By Anthony Deutsch

THE HAGUE (Reuters) – Ukrainian orphans Ivan and Maksym, 17 and 16, escaped shelling and hunger in besieged Mariupol only to be captured and taken to the Russian-occupied city of Donetsk where they were held incommunicado for months with dozens of other children.

They are now among about 400 Ukrainian children to have returned from Russia or Russian-held territory since Moscow’s full-scale invasion began in February, 2022 – a tiny fraction of the 20,000 children that Kyiv has identified as taken without the consent of family or guardians.

The boys and four other Ukrainian children told their stories in The Hague, where the campaign “Bring Kids Back UA” was launched this week by Netherlands-based NGO Orphans Feeding Foundation with the backing of Ukrainian President Volodymyr Zelenskiy.

The boys, students at the Mariupol Technical School of Building, were living in a dormitory when the area came under fierce bombardment by Russian forces. Food and water ran out, and they fled on foot in March to a nearby village.

“When we arrived, we went to the hospital, because there was nowhere else to go. We said we were orphans, and they informed the Donetsk hospital. Then child protection services came and asked where our parents were. So we were taken away,” Maksym told Reuters.

Ivan said: “We didn’t want to go there, but we didn’t have a choice. We were fed four times a week. We spent time in our rooms and played on our phones. They let us go outside for one hour a day, and not every day. There was nothing for us to do.”

He said 31 Ukrainian children ended up at Donetsk Hospital Nr. 5, and that most had taken up offers to go to Russia, where they were promised comfortable housing and other incentives.

Moscow has repeatedly denied forcibly taking Ukrainian children, saying it found only a small number of children in orphanages or without parental care, and tried to accommodate as many as possible with relatives in Russia.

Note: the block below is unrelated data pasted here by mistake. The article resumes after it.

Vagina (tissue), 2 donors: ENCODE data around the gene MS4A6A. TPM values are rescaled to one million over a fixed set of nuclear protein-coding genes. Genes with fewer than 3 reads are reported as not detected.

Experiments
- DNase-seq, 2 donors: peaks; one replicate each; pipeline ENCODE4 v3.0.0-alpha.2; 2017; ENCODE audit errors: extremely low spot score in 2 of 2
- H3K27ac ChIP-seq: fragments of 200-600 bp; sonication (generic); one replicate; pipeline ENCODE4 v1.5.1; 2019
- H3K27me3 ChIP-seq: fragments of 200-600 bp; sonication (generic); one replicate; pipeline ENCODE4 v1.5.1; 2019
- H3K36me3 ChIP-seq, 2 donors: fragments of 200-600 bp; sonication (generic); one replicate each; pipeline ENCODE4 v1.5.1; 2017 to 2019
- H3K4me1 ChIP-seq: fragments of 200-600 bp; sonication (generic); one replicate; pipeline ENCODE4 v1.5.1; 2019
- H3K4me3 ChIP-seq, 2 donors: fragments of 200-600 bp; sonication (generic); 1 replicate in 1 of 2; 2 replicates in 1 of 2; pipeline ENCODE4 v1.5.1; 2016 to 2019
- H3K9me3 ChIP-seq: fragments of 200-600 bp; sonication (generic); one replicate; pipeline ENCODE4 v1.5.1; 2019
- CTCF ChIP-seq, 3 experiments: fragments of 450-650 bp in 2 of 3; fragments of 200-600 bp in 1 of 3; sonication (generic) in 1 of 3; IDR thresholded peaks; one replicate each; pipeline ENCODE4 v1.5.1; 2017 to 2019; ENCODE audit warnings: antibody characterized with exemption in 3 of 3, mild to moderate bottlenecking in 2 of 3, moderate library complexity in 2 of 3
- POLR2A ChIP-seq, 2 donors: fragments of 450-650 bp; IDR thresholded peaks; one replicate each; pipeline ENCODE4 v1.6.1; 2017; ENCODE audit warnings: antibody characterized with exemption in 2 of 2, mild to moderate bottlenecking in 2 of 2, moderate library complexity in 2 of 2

The International Criminal Court (ICC) issued an arrest warrant in March against Russian President Vladimir Putin, accusing him of the war crime of illegally deporting hundreds of children from Ukraine.

But Moscow’s envoy to the United Nations in New York said shortly afterwards that Russia did not prevent children contacting relatives and friends, wherever they lived, and that parents could apply for help with reunification.

A source has said talks are under way, mediated by Saudi Arabia and Turkey, on repatriating thousands of children.


Ivan, Maksym and others are sharing their experiences with senior officials from the Netherlands and Ukraine to spur international action.

“It’s important to tell the world that the Russians are really stealing our children. We need to bring them back as quickly as possible,” said Maksym after meeting Dutch Foreign Minister Hanke Bruins Slot, who vowed to raise the issue internationally.

“It is heartbreaking to hear their stories,” Bruins Slot said, promising to provide Ukraine with rapid DNA kits to help match children and parents more quickly.

Just as the two boys were losing hope of making it back home, they were given SIM cards for their phones by the mayor of Donetsk, enabling them to contact their headmaster, Anton Bilai, who had been trying to locate them for weeks.

Bilai, their legal guardian under Ukrainian law, travelled for three days and more than 4,000 km (2,500 miles) from Kyiv to Poland, Lithuania and Latvia and then back down through Russia to Donetsk.

“These were the first children returned from the occupied territory,” he said. “Before the war … they were orphans. All I can say is that now they are my children.”

Ivan hardly remembers the moment Bilai arrived.

“I was barely awake so I didn’t know what was going on … He’s my superhero. If it wasn’t for him, I’d probably still be in occupied territory with other children.”

(Reporting by Anthony Deutsch; Editing by Hugh Lawson and Kevin Liffey)

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